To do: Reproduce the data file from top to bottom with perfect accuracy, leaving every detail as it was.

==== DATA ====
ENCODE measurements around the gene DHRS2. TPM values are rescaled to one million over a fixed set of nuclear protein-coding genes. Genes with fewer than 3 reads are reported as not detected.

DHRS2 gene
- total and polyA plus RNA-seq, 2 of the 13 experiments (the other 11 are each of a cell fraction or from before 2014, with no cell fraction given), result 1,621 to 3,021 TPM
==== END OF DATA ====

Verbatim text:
ENCODE measurements around the gene DHRS2. TPM values are rescaled to one million over a fixed set of nuclear protein-coding genes. Genes with fewer than 3 reads are reported as not detected.

DHRS2 gene
- total and polyA plus RNA-seq, 2 of the 13 experiments (the other 11 are each of a cell fraction or from before 2014, with no cell fraction given), result 1,621 to 3,021 TPM